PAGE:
News From the Natural World: Clusters of Clover


Today’s poem was inspired by this article about clover.

across the meadow
red and white clover explodes
like supernovas
orbited by honeybees
pulled in by their sweet nectar

Draft © Catherine Flynn, 2020

Photo via Pixabay

Other “News From the Natural World” poems:

April 9: Song of the Pink Moon
April 8: Jewel of the Jungle
April 5: Phantom of the Forest
April 4: To Build a Nest
April 3: Apple Cake
April 2: Specimen
April 1: Forest Snail

Amy Ludwig VanDerwater is hosting the Poetry Friday Roundup at The Poem Farm today. Be sure to stop by for more poetry goodness.

Also, don’t forget to check in on the Progressive Poem. Matt Forrest Esenwine has today’s new line.

1 Donna Smith at Mainely Write
2 Irene Latham at Live Your Poem
3 Jone MacCulloch, deowriter
Liz Steinglass
Buffy Silverman
Kay McGriff
7 Catherine Flynn at Reading to the Core
8 Tara Smith at Going to Walden
9 Carol Varsalona at Beyond Literacy Link
10 Matt Forrest Esenwine at Radio, Rhythm, and Rhyme
11 Janet Fagel, hosted at Reflections on the Teche
12 Linda Mitchell at A Word Edgewise
13 Kat Apel at Kat Whiskers
14 Margaret at Reflections on the Teche
15 Leigh Anne Eck at A Day in the Life
16 Linda Baie at Teacher Dance
17 Heidi Mordhorst at My Juicy Little Universe
18 Mary Lee Hahn at A Year of Reading
19 Tabatha at Opposite of Indifference
20 Rose Cappelli at Imagine the Possibilities
21 Janice Scully at Salt City Verse
22 Julieanne Harmatz at To Read, To Write, To Be
23 Ruth,
24 Christie Wyman at Wondering and Wandering
25 Amy at The Poem Farm
26 Dani Burtsfield at Doing the Work That Matters
27 Robyn Hood Black at Life on the Deckle Edge
29 Fran Haley at lit bits and pieces
30 Michelle Kogan

26 thoughts on “News From the Natural World: Clusters of Clover

  1. Hi, I’m the editor of, the guy who had the idea for, and who assigned and edited, the article that inspired you. That’s easily the nicest thing to happen to me today – that the story would inspire a lovely work of creative art. Thanks!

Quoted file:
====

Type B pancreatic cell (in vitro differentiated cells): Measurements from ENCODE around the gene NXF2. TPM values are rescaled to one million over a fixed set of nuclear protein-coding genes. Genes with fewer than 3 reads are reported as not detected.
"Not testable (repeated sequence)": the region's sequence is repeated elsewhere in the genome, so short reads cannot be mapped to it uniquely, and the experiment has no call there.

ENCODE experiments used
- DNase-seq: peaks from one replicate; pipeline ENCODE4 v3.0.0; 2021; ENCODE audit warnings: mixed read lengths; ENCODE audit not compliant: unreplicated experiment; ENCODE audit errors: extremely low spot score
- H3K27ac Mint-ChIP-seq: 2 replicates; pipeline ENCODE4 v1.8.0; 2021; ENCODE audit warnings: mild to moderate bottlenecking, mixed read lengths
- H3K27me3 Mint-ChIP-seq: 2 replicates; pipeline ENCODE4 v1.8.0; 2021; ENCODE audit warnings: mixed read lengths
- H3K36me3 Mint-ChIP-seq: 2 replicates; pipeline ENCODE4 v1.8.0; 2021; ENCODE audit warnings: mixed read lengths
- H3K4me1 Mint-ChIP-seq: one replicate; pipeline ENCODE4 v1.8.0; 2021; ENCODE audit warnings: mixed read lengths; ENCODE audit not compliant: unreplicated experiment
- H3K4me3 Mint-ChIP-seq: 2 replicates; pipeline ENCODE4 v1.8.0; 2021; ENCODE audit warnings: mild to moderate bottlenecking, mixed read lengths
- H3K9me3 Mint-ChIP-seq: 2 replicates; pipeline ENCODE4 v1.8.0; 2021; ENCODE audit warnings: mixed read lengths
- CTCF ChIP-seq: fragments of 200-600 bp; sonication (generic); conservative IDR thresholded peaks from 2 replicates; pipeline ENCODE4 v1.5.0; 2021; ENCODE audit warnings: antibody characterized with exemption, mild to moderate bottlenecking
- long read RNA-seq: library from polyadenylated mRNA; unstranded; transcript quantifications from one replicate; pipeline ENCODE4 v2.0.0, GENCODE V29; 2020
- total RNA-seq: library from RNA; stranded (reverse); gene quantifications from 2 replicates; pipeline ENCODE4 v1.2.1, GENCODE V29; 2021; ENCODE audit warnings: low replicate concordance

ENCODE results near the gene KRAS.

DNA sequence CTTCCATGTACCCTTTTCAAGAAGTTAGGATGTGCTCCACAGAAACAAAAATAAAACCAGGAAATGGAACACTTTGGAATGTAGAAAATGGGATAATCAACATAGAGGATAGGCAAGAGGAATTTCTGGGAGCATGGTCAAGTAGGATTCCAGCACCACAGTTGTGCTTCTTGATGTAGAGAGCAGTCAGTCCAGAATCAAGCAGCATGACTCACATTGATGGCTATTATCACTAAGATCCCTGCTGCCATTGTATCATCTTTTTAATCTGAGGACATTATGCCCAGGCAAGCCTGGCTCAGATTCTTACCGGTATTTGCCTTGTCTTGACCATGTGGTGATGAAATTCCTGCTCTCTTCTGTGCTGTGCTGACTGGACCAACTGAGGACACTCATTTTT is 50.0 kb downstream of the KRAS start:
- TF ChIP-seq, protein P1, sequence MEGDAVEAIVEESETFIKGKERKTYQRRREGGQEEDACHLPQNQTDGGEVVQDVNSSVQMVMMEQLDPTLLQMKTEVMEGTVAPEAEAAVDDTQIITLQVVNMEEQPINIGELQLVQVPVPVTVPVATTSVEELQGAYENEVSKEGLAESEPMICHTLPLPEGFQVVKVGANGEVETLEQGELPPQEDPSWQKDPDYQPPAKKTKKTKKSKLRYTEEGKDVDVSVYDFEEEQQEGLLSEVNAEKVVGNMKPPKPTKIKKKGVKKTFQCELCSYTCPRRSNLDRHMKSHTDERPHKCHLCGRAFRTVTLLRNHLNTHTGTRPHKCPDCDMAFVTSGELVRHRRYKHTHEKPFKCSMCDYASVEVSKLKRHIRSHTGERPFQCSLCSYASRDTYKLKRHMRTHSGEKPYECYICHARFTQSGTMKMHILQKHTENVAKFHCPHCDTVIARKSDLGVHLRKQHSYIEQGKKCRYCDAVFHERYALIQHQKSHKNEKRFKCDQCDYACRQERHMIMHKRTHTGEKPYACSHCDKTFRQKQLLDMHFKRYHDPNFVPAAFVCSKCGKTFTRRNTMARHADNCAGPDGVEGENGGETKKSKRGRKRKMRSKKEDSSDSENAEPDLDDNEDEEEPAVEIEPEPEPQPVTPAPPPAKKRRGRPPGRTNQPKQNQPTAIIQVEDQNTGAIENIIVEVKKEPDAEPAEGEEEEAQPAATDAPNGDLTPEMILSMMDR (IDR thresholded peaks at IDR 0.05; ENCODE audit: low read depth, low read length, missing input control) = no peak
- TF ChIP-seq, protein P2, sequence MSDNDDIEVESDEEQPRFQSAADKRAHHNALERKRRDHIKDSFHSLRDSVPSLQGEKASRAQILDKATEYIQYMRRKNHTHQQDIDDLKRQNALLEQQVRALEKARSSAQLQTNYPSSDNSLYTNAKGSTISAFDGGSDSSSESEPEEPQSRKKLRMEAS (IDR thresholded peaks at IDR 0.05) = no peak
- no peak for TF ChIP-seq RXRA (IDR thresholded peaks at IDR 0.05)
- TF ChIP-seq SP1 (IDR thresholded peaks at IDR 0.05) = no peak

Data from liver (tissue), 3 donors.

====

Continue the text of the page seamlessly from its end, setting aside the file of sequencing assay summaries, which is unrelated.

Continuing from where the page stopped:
Clover has really had a bad rap for the past, oh, 75 years. In the late 19th and early 20th century, clover seed was a part of most grass seed mixes – until the chemical fertilizer industry invented synthetic broadleaf weed killer. Then, in the worst case of malicious plant rebranding since tea got dumped into the Boston Harbor, clover was redefined as a weed. At last, we’re thinking over why we kill clover. It’s a perfectly fine looking ground cover, with several benefits.

    Liked by 1 person

  2. It is such a gift when a poem helps us see something in a new way. I, too, like clover, and your poem brings out this small lovely drama in a way that has helped me like it even more. This is a wonderful series. Happy continued National Poetry Month, and many wishes for good health to you and your loved ones. xx

    Liked by 1 person

  3. How fun that the clover article editor came over to appreciate your art!

    Another benefit of clover is how drought resistant it is. When everyone else’s yards turn brown in the fall, ours stays green because of our “clusters of clover!”

    Liked by 1 person

  4. I am happy to see that first comment by the editor of the article. I love clover, too, from childhood searches for those lucky four leaves & its softness on bare feet. But, when we went bare-footed, we had to watch out for bees! This is the time to welcome those bees with clover & leaving the dandelions, some of the first food. I love your ‘supernovas’, Catherine!

    Liked by 1 person

  5. We have a type of clover that has little purple flowers. We also have that “supernova” species that covers the fields. I fondly remember making clover crowns.

    Liked by 1 person

  6. This poem takes me back to my growing up days, when I lived closer to your neck of the woods, Catherine. I miss those clusters of supernovas. I fondly recall making clover chains and picking tiny bouquets.


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